Cycling in West Sweden
If you’re interested in experiencing West Sweden on a bicycle, there are lots of options – everything from island-hopping in the Bohuslän Archipelago to a relaxing ride along the Göta Canal. You’ll find lots of scenic bike routes winding through a diversity of landscapes: vast forests, open fields, lakes and the sea. And you can add a touch of luxury, with fine accommodation and cuisine.
A bike trip in the Bohuslän Archipelago is an experience that attracts cyclists from local towns and faraway countries. Here there are a number of day trips close to the coast. The combination of shorter sections of up to 20 or 30 kilometres, relaxing boat trips between the islands and great places to stop makes coastal cycling a brilliant option.
Heading north from the centre of Gothenburg, you soon reach the Bohuslän coast. Or you can take a boat from Saltholmen in Gothenburg out to the islands of the southern archipelago. Here the island of Brännö is perfect for exploring on a bike.
There are a number of biking packages that combine pleasant routes with good accommodation, each with its own special character. A good example is the package from Salt & Sill, where you stay at Sweden’s first floating hotel, with the renowned Nordic Watercolour Museum in Skärhamn just a quick ride away. Or why not pedal over to Klädesholmen, “the island of herring”.
A real gem that deserves more attention is the group of islands on the eastern side of Orust island. The weather is calmer than on the west side, and it’s ideal for cycling. You can take a boat from Slussen on Orust to Lyckorna near Ljungskile. At Lyckorna don’t miss Musselbaren – a mussel bar – and Villa Sjötorp. From there it’s a pretty ride up the coast to Uddevalla.
Photographer: Krisitn Wiktorsson
A bit further north we recommend the many beautiful areas around Lysekil. Here you can take a guided bike tour through the Skaftö beech forest or the Stångehuvud nature reserve. Around Fjällbacka you can ride in the footprints of actor Ingrid Bergman, and see locations from the crime stories of Camilla Läckberg, who grew up here. The rock carvings at Tanum, a UNESCO World Heritage Site located just to the north, are an absolute must-see.
Another stunning destination is the Koster Islands, with quaint unpaved roads through sheep pastures, gorgeous sculptured granite coastlines, views across the open sea and Kosterhavet – a marine national park. And when you’re near the sea, watch for seals and porpoises.
Photographer: GORAN ASSNER
Between the towns of Falköping and Falkenberg, the Ätradalsleden (the Ätra valley route) winds through highly diverse countryside. You’ll find open meadowland, vast forests, lakes, rivers and streams. It’s a brilliant biking experience, with natural beauty all around you. The route is just under 200 km long, with 150 km on a railway embankment and the rest on scenic small country roads. In Falkenberg it connects to the Kattegat bike route.
There is some unusual accommodation along the route, for instance on farms or in picturesque waterfront cabins.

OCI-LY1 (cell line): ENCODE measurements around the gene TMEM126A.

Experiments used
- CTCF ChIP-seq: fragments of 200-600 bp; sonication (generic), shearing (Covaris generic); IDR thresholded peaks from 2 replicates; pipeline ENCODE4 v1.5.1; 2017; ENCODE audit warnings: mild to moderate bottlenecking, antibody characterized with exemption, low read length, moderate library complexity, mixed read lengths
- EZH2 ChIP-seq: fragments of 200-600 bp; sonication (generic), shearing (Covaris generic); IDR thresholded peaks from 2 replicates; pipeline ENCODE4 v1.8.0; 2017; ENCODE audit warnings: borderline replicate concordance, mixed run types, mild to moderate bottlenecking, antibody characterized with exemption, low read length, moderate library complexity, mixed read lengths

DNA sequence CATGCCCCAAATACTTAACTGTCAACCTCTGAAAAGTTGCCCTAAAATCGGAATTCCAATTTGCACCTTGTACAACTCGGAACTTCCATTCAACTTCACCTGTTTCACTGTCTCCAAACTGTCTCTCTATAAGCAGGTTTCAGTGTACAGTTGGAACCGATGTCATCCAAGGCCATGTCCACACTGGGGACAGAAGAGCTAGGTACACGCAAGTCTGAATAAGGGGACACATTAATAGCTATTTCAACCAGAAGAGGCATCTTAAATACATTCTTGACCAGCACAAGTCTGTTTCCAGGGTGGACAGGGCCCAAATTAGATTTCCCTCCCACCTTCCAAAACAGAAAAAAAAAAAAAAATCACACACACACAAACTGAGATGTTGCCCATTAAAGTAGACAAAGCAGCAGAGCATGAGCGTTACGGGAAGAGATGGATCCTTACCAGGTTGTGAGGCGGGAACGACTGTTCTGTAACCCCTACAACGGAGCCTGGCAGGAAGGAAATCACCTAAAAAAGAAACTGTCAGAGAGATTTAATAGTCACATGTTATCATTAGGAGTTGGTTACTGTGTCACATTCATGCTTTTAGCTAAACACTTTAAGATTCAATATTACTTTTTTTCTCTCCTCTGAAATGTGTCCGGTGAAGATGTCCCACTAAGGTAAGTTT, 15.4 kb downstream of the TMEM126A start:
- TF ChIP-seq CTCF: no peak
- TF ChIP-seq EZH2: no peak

With over 1,000 lakes, dense forests, huge biodiversity and flower-lined roads, the Sjuhärad Circular Bike Trail offers beautiful surroundings for you to experience at your own pace. It’s about 150 km long, about 120 km of which is car-free. And it’s not a strenuous ride, as it mainly runs along an old railway embankment.
A brilliant way to see the Göta Canal is to pedal along the car-free towpath that runs alongside it. The towpath takes you past the action at the locks and all the boats making their way along the canal. A good place to start is Sjötorp, where you can hire bicycles and get lots of information on cycling. You can also book accommodation at suitable riding distances along the canal.
Photographer: Åsa Dahlgren
Dalsland also offers scenic, and sometimes more challenging cycling. It’s something of a mecca for mountain biking – although regular city bikes are fine if they have fatter tyres. Unlike many other areas, here you can ride on all the hiking trails. But please do so with respect for nature, animals and other people. If you encounter hikers, stop and let them pass.
Whether it’s an easy ride along the Dalsland Canal or the more difficult singletracks through the Dalsland wilderness, a mountain bike is the best option. While you’re here, take a canoe or boat tour on the Canal and experience the locks.
Photographer: Roger Borgelid
Baldersnäs Herrgård is a manor house with great food and accommodation. AtDalslands Aktiviteter you can try a wide range of fun and challenging activities. The 360-kilometre Dalsland Trail passes through amazing countryside, including Tresticklan National Park and the Kroppefjäll plateau.
If you feel like testing your mountain-biking skills against other riders, or just against yourself, the 60-km Dalsland X-Country is a fun competition with a course that suits competitive as well as hobby riders.
West Sweden is an obvious choice for your cycling holiday. If you don’t bring your own bicycle there are a number of rental businesses, guided tours and bike packages, some of which also include accommodation.
Five tips for your cycling holiday
- Bring plenty of water – on some routes it can be 10 or 20 km between water taps.
- Remember that you travel quickly on a bike, and walking the same distance back will take a long time. So take a puncture repair kit.
- Wear a helmet – of course.
- Dress according to the weather. Remember, the weather is changeable here, so a small backpack with rainwear and other useful items is a good idea.
- Wear glasses. Getting a mosquito in your eye is painful.
- For a pleasant trip, buy a pair of bicycle shorts with a padded seat.